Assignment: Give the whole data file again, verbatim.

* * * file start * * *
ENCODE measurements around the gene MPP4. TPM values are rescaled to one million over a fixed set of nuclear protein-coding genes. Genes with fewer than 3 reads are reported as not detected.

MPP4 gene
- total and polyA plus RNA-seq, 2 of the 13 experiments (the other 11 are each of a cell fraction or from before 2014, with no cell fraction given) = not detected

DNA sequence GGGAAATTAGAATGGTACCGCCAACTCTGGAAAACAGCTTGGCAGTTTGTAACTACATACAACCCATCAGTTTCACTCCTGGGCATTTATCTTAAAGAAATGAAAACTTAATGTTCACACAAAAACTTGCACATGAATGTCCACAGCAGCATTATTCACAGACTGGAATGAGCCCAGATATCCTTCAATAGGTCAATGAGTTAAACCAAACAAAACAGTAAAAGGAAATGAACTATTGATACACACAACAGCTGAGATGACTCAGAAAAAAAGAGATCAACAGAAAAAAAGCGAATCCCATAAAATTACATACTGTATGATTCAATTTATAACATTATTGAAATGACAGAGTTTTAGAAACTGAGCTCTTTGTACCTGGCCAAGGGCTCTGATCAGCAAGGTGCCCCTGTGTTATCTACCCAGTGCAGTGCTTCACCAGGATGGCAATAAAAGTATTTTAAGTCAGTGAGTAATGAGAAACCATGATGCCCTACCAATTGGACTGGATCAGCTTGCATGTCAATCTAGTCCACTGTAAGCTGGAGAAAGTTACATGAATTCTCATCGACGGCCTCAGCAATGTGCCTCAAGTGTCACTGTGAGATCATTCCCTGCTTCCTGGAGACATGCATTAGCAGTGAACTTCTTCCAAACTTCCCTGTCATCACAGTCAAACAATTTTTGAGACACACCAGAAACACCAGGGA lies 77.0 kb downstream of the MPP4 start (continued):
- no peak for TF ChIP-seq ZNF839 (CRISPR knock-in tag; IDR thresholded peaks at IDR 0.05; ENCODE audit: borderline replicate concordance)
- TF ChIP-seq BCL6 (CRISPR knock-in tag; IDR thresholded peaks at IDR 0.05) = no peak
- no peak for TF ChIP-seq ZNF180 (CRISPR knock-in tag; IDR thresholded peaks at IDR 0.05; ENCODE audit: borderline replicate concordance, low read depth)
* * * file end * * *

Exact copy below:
ENCODE measurements around the gene MPP4. TPM values are rescaled to one million over a fixed set of nuclear protein-coding genes. Genes with fewer than 3 reads are reported as not detected.

MPP4 gene
- total and polyA plus RNA-seq, 2 of the 13 experiments (the other 11 are each of a cell fraction or from before 2014, with no cell fraction given) = not detected

DNA sequence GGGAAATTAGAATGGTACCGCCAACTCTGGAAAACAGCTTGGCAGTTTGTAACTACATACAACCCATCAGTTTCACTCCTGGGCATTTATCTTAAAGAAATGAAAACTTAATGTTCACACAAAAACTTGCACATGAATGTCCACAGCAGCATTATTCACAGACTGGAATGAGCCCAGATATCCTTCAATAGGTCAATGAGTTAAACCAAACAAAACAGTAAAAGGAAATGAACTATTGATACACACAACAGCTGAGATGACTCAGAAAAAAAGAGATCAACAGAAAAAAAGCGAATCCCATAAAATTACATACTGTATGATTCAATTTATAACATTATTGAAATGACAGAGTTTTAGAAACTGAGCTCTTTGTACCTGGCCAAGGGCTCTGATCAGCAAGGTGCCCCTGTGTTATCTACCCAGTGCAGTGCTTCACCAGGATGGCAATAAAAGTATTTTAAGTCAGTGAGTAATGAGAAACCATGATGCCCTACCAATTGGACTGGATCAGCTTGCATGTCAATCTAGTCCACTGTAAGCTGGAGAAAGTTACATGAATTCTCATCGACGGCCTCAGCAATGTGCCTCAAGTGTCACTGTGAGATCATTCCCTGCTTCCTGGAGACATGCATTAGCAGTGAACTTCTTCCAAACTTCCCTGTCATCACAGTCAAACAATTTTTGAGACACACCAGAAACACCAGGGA lies 77.0 kb downstream of the MPP4 start (continued):
- no peak for TF ChIP-seq ZNF839 (CRISPR knock-in tag; IDR thresholded peaks at IDR 0.05; ENCODE audit: borderline replicate concordance)
- TF ChIP-seq BCL6 (CRISPR knock-in tag; IDR thresholded peaks at IDR 0.05) = no peak
- no peak for TF ChIP-seq ZNF180 (CRISPR knock-in tag; IDR thresholded peaks at IDR 0.05; ENCODE audit: borderline replicate concordance, low read depth)